New hope for testing drugs and treating heart failure patients.

Toronto (April 23, 2008) - Canadian scientist, Dr. Gordon Keller, and his team of international researchers have successfully grown human heart progenitor cells from embryonic stem cells. With this advancement, Dr. Keller, director of Toronto's McEwen Centre for Regenerative Medicine at the University Health Network, and his team, have taken a significant step towards the creation of functioning heart tissue.

"This development means that we can efficiently and accurately make different types of human heart cells for use in both basic and clinical research," says Dr. Keller. "The immediate impact of this is significant as we now have an unlimited supply of these cells to study how they develop, how they function and how they respond to different drugs. In the future, these cells may also be very effective in developing new strategies for repairing damaged hearts, following a heart attack."

The study, a medical first, details supplying embryonic stem cell cultures with a series of factors that direct them to develop into immature heart cells, known as heart progenitor cells. These progenitors are able to make three major cell types found in the human heart - cardiomyocytes, endothelial cells and vascular smooth muscle cells. These three cell types are integral to the healthy function of the human heart.

The full study can currently be found in the online version of Nature publication. Entitled, "Human cardiovascular progenitor cells develop from a KDR1 embryonic-stem-cell-derived population," the study will also appear in the print edition in the coming weeks.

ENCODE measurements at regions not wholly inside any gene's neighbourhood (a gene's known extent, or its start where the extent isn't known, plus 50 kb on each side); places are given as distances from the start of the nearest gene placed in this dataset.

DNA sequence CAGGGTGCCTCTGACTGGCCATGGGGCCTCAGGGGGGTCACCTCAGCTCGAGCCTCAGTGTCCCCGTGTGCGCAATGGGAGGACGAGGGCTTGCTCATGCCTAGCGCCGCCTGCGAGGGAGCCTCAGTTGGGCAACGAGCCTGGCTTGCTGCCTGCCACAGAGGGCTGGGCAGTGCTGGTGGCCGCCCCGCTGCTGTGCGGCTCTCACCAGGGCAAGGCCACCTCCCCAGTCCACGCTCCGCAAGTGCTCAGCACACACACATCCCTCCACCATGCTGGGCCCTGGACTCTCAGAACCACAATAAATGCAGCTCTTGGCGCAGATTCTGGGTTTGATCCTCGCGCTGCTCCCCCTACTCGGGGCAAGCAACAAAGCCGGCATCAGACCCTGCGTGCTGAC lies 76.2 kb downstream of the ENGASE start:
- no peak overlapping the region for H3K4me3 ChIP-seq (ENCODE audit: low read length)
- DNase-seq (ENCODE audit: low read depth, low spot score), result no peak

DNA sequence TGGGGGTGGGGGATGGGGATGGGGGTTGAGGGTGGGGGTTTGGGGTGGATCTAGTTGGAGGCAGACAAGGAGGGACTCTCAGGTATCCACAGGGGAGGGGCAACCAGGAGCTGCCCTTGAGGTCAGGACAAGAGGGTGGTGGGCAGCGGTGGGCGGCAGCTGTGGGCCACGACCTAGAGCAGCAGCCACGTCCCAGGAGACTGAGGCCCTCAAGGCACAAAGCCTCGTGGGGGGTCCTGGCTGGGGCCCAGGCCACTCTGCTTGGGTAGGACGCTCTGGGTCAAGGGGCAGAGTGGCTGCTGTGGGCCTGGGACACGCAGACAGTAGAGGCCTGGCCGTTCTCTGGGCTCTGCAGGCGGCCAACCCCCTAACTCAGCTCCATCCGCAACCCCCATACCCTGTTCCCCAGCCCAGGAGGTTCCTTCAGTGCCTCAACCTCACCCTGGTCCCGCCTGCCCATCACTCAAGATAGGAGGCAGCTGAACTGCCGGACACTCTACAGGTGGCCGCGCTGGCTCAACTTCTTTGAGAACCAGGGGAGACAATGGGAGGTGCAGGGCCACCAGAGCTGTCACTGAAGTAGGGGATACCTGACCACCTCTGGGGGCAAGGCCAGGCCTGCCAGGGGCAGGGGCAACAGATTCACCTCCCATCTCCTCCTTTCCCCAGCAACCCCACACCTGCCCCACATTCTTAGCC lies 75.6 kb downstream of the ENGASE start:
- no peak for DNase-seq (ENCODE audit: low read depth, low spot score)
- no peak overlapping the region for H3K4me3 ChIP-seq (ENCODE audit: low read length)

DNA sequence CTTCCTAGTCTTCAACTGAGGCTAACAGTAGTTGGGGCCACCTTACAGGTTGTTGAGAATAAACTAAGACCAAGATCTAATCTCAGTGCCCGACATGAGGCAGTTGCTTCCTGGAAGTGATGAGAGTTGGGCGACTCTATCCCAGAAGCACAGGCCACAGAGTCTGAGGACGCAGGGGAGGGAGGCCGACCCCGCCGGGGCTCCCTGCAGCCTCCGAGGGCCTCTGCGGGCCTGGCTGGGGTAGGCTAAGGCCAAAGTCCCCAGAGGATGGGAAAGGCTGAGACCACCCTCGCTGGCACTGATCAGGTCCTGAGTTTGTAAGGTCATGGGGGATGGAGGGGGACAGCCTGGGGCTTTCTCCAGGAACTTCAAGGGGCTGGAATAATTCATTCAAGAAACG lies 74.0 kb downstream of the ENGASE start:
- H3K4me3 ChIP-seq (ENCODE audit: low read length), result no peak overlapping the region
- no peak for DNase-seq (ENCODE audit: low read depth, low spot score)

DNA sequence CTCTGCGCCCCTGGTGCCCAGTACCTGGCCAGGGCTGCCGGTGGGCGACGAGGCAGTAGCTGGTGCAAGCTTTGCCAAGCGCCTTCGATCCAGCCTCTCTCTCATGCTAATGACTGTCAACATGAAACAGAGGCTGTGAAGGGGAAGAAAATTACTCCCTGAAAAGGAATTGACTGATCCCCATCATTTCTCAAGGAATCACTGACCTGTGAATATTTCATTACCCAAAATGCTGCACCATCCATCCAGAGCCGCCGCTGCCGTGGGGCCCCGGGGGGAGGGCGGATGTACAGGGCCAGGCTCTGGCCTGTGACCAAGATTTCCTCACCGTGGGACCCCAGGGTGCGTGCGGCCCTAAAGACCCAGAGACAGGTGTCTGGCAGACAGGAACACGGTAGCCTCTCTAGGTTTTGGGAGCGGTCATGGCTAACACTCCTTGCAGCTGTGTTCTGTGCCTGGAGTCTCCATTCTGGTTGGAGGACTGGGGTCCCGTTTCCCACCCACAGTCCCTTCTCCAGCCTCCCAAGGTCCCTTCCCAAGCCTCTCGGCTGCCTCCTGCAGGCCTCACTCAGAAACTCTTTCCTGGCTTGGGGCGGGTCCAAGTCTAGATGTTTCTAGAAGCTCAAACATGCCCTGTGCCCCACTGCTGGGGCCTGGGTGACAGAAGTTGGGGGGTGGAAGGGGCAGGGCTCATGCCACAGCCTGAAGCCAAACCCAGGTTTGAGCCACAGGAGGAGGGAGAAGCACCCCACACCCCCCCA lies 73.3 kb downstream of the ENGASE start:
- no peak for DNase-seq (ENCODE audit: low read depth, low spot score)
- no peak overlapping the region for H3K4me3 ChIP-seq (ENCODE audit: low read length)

About the McEwen Centre for Regenerative Medicine

The McEwen Centre for Regenerative Medicine was established in 2003 with a generous donation from Rob and Cheryl McEwen. Its mission is to be a catalyst for regenerative medicine by facilitating collaboration and promoting research and awareness in the field. The McEwen Centre’s ultimate goal is to accelerate the development of better and more effective treatments for life-threatening conditions such as heart disease, diabetes, respiratory disease and spinal cord injury. The McEwen Centre for Regenerative Medicine is fully affiliated with University Health Network.

About University Health Network

University Health Network consists of Toronto General, Toronto Western and Princess Margaret Hospitals. The scope of research and complexity of cases at University Health Network has made it a national and international source for discovery, education and patient care. It has the largest hospital-based research program in Canada, with major research in transplantation, cardiology, neurosciences, oncology, surgical innovation, infectious diseases, and genomic medicine. University Health Network is a research hospital affiliated with the University of Toronto.

Media Contact

Phone: 416 340 4636
Email: UHN.News@uhn.ca

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